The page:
By: Carson Poulos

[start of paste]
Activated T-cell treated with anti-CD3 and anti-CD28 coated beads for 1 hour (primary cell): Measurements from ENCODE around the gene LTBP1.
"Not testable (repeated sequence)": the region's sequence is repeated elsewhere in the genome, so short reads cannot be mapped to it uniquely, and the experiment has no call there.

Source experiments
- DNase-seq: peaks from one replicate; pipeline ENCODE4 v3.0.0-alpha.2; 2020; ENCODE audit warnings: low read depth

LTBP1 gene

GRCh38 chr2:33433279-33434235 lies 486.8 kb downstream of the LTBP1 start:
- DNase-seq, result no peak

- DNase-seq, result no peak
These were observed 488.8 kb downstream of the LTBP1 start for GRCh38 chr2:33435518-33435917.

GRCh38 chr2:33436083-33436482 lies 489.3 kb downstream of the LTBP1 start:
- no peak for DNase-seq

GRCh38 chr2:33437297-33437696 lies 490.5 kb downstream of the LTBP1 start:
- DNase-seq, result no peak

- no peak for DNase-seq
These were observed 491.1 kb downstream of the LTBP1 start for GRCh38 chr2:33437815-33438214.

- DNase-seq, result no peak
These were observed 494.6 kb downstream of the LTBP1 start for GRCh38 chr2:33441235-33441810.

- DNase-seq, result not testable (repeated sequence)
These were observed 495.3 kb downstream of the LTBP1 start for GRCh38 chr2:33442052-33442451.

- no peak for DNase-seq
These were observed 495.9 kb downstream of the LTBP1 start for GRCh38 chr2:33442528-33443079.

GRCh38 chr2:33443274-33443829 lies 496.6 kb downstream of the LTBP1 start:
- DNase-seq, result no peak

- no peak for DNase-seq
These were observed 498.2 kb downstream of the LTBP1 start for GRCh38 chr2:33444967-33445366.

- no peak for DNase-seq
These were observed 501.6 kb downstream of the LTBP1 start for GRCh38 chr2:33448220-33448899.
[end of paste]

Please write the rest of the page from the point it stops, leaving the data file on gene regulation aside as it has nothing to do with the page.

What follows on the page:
The Continental Shelf is a long ocean plain that begins at the shore line and stretches out to the deep sea. It is formed when sediment erodes from the landmass. More plants and animals live on the shelf than any other place in the ocean. Rich sediments and sunlight make the Continental Shelf a great place for marine life to live. The Continental Slope is at the end of the shelf where the land plunges down to the great ocean depths. The change in elevation can be dramatic, usually nine miles! Continental slopes are the longest and highest continuous boundaries on Earth. Wind patterns and the current help pull nutrient-rich water up the slope providing feeding grounds for many fish and whales. Debris and sediment falls down the Continental Slope coming to rest in an area known as the Continental Rise. Usually, the Continental Rise is considerably small. Sediment moves out past the slope forming a cone-like deposit at the bottom of the slope. The Abyssal Plain is pitch black, and freezing cold. The extreme water pressure could crush a building! Even here in the mineral-rich water, marine life still goes on. For the most part, the abyssal plain is smooth and level, but here and there, huge trenches crack the ocean floor. Trenches form when ocean plates converge or separate. There are also huge mountains and volcanoes. Those are the key features of the ocean floor.